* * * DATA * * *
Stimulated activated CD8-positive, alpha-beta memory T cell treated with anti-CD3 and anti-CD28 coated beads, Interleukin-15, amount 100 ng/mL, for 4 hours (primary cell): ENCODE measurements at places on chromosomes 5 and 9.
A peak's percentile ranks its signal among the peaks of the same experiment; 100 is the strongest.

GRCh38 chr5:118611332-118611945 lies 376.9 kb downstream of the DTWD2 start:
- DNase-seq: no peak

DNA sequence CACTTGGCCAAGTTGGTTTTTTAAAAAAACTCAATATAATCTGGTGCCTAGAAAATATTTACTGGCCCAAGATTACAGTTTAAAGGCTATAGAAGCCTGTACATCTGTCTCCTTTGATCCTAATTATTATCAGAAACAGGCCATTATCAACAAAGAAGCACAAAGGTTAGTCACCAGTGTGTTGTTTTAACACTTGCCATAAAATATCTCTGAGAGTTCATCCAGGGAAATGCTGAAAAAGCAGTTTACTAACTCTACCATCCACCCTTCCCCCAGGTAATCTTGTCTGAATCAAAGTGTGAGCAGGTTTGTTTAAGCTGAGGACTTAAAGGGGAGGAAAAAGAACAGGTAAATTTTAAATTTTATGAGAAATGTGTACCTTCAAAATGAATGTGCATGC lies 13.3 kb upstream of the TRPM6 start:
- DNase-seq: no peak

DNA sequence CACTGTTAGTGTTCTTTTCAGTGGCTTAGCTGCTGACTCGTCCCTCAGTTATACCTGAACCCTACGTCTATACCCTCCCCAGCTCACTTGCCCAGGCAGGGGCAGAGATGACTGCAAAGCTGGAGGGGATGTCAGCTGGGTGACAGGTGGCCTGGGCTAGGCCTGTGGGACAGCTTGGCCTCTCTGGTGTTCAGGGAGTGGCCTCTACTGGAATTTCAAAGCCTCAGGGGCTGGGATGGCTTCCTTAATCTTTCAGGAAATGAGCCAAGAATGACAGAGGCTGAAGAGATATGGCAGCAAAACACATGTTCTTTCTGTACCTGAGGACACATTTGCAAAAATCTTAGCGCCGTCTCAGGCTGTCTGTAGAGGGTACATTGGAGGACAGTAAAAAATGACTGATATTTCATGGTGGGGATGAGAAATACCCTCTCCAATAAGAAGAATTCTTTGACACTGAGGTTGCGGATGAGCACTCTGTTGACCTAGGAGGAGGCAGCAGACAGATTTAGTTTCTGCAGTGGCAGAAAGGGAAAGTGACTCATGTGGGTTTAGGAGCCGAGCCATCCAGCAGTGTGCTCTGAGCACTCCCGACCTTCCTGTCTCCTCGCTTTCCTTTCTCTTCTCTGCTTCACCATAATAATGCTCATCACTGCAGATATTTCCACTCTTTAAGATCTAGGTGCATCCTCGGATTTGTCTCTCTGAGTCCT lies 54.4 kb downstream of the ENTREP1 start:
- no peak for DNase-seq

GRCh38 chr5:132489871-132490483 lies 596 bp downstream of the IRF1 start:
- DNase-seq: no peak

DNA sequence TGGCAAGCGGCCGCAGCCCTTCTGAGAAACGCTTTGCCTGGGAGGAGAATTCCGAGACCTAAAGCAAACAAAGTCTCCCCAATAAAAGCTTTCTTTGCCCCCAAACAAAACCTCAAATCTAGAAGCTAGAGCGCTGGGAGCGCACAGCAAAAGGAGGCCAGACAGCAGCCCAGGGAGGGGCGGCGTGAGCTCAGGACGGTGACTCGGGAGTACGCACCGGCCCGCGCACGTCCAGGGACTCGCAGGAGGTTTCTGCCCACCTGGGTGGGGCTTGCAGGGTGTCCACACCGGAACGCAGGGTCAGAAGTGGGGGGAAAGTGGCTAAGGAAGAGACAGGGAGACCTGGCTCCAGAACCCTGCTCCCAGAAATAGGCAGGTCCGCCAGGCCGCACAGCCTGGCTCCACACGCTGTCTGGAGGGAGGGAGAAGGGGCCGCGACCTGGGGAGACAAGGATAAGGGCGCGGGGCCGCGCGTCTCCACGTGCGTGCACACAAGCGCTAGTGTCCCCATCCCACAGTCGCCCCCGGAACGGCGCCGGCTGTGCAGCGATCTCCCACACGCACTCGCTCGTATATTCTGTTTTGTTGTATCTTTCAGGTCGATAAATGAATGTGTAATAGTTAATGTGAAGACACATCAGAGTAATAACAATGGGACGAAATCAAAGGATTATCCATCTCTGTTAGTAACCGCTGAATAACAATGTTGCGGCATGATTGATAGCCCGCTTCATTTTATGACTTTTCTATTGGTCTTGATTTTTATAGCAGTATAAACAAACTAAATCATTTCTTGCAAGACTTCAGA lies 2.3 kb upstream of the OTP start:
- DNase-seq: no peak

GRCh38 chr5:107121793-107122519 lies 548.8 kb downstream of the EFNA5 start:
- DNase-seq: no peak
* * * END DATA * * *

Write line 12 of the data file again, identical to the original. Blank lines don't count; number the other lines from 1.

- DNase-seq: no peak